Polenta is one of those ageless culinary lords, like bread. It has sprung from the hunger of mankind, and without apparent effort has always carried with it a feeling of strength and dignity and well-being.
M.F.K. Fisher, How to Cook a Wolf
Polenta is an ancient Mediterranean dish. The Greeks, Romans and others who lived in Italy in ancient times made puls by cooking farro, millet and other grains or chestnut flour in water or milk, then added legumes, vegetables, eggs and cheese for a nutritious meal. The dish changed after corn from the Americas was introduced in Europe in the 16th century. Corn cultivation expanded to Italy in the 17th century and was rapidly adopted, especially in the Northern regions. Polenta made with corn became a staple of the lower classes, in part because corn was cheaper than the wheat used for bread, but also because of the sense of satiety it provided.
That sense has endured. In the 21st century, my father considers polenta the best food to keep him warm on a cold and rainy winter day. He lives in Italy and has never been to Humboldt County. However, I can imagine him watching our torrential rain and proclaiming: "The right day for polenta." When such a day occurs he traditionally suggests to my mother that she make polenta for lunch. She serves her polenta in wooden bowls that are supposed to keep it warm longer, and seasons each portion with a ladleful ofsugo con le salsicce (tomato and meat sauce with sausages), and finally sprinkles a mix of grated parmigiano and pecorino over all.
As a child I relished the leftovers, of which I was the only consumer. Polenta solidifies fast and can be sliced. I would put thick slices on a baking pan and distribute over them thin slices of Swiss cheese, smoked mozzarella or mild caciotta (an Italian cow milk cheese). After removing the collection of lids that are permanently housed in my mother's oven, which always come crushing down noisily when someone dares to open the oven door, I would bake the polenta until it was heated through and the cheese melted.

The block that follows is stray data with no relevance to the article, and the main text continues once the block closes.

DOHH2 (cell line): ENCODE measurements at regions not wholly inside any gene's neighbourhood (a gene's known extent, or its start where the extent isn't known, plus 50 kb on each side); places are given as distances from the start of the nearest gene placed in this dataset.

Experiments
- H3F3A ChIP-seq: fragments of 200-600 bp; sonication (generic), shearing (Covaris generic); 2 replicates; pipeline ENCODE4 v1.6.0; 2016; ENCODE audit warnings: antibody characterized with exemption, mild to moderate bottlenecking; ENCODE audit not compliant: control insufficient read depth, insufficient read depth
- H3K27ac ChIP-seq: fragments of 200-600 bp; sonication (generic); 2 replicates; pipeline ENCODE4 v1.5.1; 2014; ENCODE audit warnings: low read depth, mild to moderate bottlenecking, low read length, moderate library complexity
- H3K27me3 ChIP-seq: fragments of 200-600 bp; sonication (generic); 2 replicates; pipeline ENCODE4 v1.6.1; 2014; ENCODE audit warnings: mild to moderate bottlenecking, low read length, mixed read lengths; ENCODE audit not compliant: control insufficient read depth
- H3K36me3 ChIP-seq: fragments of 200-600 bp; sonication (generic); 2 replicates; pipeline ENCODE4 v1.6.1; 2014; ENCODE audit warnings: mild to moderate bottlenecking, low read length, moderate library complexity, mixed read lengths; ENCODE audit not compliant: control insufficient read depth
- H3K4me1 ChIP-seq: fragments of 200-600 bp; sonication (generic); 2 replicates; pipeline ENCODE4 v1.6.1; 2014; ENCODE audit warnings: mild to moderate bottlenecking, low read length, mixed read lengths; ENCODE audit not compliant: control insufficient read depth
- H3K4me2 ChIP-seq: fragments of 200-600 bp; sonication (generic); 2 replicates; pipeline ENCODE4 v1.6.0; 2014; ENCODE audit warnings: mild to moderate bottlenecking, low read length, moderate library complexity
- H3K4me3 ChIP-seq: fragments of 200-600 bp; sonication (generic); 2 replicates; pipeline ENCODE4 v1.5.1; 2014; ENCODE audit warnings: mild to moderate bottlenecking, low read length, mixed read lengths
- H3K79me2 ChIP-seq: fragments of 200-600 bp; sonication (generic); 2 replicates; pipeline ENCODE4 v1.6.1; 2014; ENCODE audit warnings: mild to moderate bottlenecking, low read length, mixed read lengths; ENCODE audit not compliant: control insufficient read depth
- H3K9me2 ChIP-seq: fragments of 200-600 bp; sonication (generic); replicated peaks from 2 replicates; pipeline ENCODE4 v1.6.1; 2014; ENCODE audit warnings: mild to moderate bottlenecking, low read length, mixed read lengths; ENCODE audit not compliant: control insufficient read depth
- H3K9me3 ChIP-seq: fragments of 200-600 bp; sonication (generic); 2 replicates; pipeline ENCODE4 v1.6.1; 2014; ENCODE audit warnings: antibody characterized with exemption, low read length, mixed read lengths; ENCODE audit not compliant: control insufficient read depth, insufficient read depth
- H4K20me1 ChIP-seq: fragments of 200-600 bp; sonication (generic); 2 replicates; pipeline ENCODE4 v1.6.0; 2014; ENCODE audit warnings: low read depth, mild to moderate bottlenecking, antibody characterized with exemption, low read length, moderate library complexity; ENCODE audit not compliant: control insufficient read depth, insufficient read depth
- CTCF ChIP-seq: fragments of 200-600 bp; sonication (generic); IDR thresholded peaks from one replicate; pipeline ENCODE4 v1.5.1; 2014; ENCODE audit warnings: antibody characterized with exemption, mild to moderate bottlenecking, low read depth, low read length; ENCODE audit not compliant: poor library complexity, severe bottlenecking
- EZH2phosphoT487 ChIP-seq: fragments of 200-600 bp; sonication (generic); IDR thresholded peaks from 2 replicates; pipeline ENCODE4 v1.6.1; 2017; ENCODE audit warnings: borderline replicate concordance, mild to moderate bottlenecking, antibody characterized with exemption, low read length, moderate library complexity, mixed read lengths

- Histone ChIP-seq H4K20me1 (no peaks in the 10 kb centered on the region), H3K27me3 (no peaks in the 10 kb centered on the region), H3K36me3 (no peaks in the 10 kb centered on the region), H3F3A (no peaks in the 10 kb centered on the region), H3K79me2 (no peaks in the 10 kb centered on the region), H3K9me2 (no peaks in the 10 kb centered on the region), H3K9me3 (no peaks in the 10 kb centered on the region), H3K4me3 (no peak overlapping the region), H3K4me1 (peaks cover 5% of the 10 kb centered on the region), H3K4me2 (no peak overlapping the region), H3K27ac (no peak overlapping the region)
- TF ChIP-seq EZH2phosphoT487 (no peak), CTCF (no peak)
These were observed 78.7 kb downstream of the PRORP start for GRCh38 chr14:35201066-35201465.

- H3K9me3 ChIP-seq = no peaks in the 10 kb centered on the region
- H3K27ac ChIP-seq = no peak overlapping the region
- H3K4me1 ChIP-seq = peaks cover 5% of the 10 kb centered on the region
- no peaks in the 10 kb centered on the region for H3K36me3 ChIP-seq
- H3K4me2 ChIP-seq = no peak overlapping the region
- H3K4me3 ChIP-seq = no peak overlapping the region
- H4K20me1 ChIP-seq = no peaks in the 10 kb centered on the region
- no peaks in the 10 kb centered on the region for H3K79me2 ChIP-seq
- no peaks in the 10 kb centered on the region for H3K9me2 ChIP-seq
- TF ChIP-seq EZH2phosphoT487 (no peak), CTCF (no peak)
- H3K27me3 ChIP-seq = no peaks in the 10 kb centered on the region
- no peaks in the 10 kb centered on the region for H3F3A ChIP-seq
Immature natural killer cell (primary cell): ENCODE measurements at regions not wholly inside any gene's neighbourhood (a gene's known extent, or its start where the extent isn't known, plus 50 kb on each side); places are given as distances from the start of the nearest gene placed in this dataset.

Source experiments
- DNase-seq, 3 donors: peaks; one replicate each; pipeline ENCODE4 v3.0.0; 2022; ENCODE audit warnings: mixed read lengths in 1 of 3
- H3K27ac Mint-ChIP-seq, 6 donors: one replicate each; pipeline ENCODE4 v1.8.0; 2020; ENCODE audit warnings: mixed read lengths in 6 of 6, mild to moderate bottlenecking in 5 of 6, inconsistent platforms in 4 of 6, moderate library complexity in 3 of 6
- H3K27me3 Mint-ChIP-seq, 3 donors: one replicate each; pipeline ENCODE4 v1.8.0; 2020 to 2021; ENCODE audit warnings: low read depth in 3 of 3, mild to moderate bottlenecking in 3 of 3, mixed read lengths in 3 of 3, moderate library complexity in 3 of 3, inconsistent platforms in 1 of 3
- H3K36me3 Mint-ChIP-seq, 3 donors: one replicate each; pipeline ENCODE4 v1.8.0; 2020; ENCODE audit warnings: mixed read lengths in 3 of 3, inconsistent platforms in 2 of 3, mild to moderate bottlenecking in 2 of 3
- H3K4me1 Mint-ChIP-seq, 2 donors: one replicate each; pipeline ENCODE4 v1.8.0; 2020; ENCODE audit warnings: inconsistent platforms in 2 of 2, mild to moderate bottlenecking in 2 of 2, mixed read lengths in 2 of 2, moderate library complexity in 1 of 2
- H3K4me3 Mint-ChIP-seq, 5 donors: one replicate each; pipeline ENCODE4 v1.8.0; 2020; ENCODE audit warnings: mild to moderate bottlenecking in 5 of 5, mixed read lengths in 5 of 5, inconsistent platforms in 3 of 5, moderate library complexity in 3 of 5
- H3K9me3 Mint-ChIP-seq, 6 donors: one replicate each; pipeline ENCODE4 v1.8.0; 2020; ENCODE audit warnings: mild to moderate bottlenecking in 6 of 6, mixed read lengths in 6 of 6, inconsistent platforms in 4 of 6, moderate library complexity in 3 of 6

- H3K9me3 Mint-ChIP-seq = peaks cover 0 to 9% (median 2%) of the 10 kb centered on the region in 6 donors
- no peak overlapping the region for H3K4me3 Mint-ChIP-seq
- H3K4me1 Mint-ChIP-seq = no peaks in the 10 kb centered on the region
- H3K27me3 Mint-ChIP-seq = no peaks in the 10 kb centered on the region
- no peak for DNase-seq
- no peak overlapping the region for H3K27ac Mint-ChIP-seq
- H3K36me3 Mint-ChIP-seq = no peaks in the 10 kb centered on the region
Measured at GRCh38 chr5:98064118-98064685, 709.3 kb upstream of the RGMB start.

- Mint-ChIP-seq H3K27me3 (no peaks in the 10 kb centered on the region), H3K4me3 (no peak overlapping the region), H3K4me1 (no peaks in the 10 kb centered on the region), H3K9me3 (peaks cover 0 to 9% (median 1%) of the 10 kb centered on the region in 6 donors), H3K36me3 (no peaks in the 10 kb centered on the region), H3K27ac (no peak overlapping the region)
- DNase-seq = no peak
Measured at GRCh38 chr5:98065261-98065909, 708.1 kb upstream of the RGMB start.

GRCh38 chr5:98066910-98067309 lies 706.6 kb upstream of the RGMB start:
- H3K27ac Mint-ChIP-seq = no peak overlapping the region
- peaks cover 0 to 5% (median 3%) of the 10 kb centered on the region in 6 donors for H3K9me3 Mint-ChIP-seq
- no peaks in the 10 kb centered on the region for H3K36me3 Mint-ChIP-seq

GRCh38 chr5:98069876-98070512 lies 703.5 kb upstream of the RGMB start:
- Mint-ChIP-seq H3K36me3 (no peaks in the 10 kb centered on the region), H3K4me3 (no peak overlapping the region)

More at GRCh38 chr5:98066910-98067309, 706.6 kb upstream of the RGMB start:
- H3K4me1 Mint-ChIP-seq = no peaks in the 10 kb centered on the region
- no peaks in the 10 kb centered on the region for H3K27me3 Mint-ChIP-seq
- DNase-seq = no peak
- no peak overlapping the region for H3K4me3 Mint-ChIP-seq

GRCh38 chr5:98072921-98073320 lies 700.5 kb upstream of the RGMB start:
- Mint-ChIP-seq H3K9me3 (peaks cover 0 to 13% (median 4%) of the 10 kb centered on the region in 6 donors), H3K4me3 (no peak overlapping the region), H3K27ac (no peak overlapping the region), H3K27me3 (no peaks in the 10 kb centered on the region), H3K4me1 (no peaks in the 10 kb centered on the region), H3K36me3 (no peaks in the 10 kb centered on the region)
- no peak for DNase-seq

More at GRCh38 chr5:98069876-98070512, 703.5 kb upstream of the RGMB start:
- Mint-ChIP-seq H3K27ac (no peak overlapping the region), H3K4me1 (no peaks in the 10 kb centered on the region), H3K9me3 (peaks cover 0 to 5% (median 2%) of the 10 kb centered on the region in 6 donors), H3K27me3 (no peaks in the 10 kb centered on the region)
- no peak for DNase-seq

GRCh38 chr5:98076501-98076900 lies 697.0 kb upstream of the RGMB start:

My mother's polenta is excellent in taste and texture. Hence, when I decided to make polenta at home in California, I asked her for her recipe. "Una scodella d'acqua a persona," was her answer: a soup bowl of water per person.
"And how much polenta per person?"
"Use half and half."
"I know that."
I understood: she mixes polenta of two different kinds, one finer and one coarser, in the specified ratio.
"And use cold water."
"I know that too. But, how much polenta do you use?"
"You check it and if it looks too thin you add a bit more."
I took a deep breath and decided to try one more time.
"So, how many times do you make polenta with one package?"
"E che ne so?" What do I know?
During the next conversation I had with my parents, my father told me that if I asked my mother for her recipes I should pay her a consulting fee.
This is my interpretation of the family recipe:
One cup of polenta needs four cups of water - something I have not yet told my mother - and serves six people as a side dish. The 1:4 ratio produces a moderately soft polenta easily stirred even towards the end of its cooking time.
I use half a cup each of stone-ground cornmeal and polenta, the first finer in texture and the second coarser. Both products are available in the bulk section of the Co-op and of Wildberries, while Murphy's carries packaged Bob's Red Mill polenta.
I pour the cold water into the pot and add the cornmeal and polenta with a bit of salt, then use a whisk to mix, while warming up on medium heat. As soon as the water reaches boiling point I turn down the heat to the lowest possible that maintains the simmer and keep whisking until the polenta becomes thick.